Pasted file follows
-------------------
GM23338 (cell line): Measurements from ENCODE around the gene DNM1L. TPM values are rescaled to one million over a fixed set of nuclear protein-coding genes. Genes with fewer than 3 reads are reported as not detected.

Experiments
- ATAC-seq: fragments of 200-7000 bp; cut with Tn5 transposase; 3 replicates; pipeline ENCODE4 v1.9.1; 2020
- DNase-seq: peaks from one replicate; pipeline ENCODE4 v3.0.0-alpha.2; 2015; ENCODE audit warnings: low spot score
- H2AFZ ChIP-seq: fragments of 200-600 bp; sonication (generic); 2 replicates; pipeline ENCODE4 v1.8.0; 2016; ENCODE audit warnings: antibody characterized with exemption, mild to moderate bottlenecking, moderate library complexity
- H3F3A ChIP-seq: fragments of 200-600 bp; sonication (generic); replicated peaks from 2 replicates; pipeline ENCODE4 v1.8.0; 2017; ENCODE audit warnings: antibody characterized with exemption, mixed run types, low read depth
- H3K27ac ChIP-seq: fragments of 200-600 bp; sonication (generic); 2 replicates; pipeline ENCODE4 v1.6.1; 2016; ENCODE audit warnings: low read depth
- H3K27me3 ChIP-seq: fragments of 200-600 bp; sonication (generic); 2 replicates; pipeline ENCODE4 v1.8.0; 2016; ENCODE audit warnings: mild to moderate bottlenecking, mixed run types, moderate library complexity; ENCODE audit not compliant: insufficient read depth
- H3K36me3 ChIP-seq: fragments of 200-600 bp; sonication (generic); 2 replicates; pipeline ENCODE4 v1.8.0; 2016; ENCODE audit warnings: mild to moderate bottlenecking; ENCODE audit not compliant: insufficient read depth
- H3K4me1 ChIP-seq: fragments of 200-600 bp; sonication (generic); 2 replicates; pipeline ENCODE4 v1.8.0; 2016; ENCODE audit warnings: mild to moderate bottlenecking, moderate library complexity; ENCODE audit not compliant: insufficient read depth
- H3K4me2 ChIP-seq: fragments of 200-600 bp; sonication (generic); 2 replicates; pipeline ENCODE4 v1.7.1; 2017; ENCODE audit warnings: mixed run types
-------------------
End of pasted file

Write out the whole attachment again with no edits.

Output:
GM23338 (cell line): Measurements from ENCODE around the gene DNM1L. TPM values are rescaled to one million over a fixed set of nuclear protein-coding genes. Genes with fewer than 3 reads are reported as not detected.

Experiments
- ATAC-seq: fragments of 200-7000 bp; cut with Tn5 transposase; 3 replicates; pipeline ENCODE4 v1.9.1; 2020
- DNase-seq: peaks from one replicate; pipeline ENCODE4 v3.0.0-alpha.2; 2015; ENCODE audit warnings: low spot score
- H2AFZ ChIP-seq: fragments of 200-600 bp; sonication (generic); 2 replicates; pipeline ENCODE4 v1.8.0; 2016; ENCODE audit warnings: antibody characterized with exemption, mild to moderate bottlenecking, moderate library complexity
- H3F3A ChIP-seq: fragments of 200-600 bp; sonication (generic); replicated peaks from 2 replicates; pipeline ENCODE4 v1.8.0; 2017; ENCODE audit warnings: antibody characterized with exemption, mixed run types, low read depth
- H3K27ac ChIP-seq: fragments of 200-600 bp; sonication (generic); 2 replicates; pipeline ENCODE4 v1.6.1; 2016; ENCODE audit warnings: low read depth
- H3K27me3 ChIP-seq: fragments of 200-600 bp; sonication (generic); 2 replicates; pipeline ENCODE4 v1.8.0; 2016; ENCODE audit warnings: mild to moderate bottlenecking, mixed run types, moderate library complexity; ENCODE audit not compliant: insufficient read depth
- H3K36me3 ChIP-seq: fragments of 200-600 bp; sonication (generic); 2 replicates; pipeline ENCODE4 v1.8.0; 2016; ENCODE audit warnings: mild to moderate bottlenecking; ENCODE audit not compliant: insufficient read depth
- H3K4me1 ChIP-seq: fragments of 200-600 bp; sonication (generic); 2 replicates; pipeline ENCODE4 v1.8.0; 2016; ENCODE audit warnings: mild to moderate bottlenecking, moderate library complexity; ENCODE audit not compliant: insufficient read depth
- H3K4me2 ChIP-seq: fragments of 200-600 bp; sonication (generic); 2 replicates; pipeline ENCODE4 v1.7.1; 2017; ENCODE audit warnings: mixed run types